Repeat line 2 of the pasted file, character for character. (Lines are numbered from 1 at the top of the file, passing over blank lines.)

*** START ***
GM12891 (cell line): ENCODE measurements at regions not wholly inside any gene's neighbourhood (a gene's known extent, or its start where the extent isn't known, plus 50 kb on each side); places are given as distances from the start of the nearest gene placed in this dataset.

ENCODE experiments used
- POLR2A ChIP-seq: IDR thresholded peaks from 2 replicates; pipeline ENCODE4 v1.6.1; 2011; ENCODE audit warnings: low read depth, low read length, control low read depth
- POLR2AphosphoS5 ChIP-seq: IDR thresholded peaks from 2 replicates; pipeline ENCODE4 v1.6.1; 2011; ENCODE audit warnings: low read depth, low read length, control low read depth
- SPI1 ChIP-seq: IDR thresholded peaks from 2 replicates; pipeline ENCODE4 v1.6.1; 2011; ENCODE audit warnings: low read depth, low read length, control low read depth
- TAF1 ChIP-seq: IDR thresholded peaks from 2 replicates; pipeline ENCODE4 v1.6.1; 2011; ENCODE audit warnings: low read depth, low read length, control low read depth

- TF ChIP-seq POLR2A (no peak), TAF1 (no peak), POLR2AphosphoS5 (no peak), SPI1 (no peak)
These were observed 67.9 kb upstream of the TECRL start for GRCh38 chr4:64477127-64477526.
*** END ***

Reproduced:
ENCODE experiments used